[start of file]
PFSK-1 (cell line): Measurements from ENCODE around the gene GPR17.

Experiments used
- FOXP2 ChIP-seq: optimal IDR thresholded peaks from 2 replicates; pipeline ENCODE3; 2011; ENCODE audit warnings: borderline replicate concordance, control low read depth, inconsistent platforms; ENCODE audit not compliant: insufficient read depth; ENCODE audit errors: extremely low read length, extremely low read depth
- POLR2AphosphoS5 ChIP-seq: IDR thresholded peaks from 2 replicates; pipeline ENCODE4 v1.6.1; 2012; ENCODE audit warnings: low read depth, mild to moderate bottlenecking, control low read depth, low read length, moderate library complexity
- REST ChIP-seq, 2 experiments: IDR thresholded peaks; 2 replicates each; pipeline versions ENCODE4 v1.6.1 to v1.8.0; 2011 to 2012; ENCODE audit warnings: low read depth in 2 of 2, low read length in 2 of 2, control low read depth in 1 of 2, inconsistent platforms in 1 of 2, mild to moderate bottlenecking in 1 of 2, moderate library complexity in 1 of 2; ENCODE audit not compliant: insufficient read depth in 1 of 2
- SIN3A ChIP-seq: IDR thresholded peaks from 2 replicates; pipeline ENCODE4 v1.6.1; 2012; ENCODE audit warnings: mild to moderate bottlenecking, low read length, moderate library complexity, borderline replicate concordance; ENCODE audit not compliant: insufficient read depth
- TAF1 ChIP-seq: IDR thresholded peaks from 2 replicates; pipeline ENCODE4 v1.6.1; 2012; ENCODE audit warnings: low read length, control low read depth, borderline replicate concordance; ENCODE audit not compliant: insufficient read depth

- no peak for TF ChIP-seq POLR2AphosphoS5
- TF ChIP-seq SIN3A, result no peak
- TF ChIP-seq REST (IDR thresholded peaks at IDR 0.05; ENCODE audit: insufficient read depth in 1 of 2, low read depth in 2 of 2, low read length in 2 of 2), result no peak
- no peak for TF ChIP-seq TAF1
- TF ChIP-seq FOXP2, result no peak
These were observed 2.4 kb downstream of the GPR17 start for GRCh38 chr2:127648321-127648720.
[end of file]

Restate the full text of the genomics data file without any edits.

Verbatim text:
PFSK-1 (cell line): Measurements from ENCODE around the gene GPR17.

Experiments used
- FOXP2 ChIP-seq: optimal IDR thresholded peaks from 2 replicates; pipeline ENCODE3; 2011; ENCODE audit warnings: borderline replicate concordance, control low read depth, inconsistent platforms; ENCODE audit not compliant: insufficient read depth; ENCODE audit errors: extremely low read length, extremely low read depth
- POLR2AphosphoS5 ChIP-seq: IDR thresholded peaks from 2 replicates; pipeline ENCODE4 v1.6.1; 2012; ENCODE audit warnings: low read depth, mild to moderate bottlenecking, control low read depth, low read length, moderate library complexity
- REST ChIP-seq, 2 experiments: IDR thresholded peaks; 2 replicates each; pipeline versions ENCODE4 v1.6.1 to v1.8.0; 2011 to 2012; ENCODE audit warnings: low read depth in 2 of 2, low read length in 2 of 2, control low read depth in 1 of 2, inconsistent platforms in 1 of 2, mild to moderate bottlenecking in 1 of 2, moderate library complexity in 1 of 2; ENCODE audit not compliant: insufficient read depth in 1 of 2
- SIN3A ChIP-seq: IDR thresholded peaks from 2 replicates; pipeline ENCODE4 v1.6.1; 2012; ENCODE audit warnings: mild to moderate bottlenecking, low read length, moderate library complexity, borderline replicate concordance; ENCODE audit not compliant: insufficient read depth
- TAF1 ChIP-seq: IDR thresholded peaks from 2 replicates; pipeline ENCODE4 v1.6.1; 2012; ENCODE audit warnings: low read length, control low read depth, borderline replicate concordance; ENCODE audit not compliant: insufficient read depth

- no peak for TF ChIP-seq POLR2AphosphoS5
- TF ChIP-seq SIN3A, result no peak
- TF ChIP-seq REST (IDR thresholded peaks at IDR 0.05; ENCODE audit: insufficient read depth in 1 of 2, low read depth in 2 of 2, low read length in 2 of 2), result no peak
- no peak for TF ChIP-seq TAF1
- TF ChIP-seq FOXP2, result no peak
These were observed 2.4 kb downstream of the GPR17 start for GRCh38 chr2:127648321-127648720.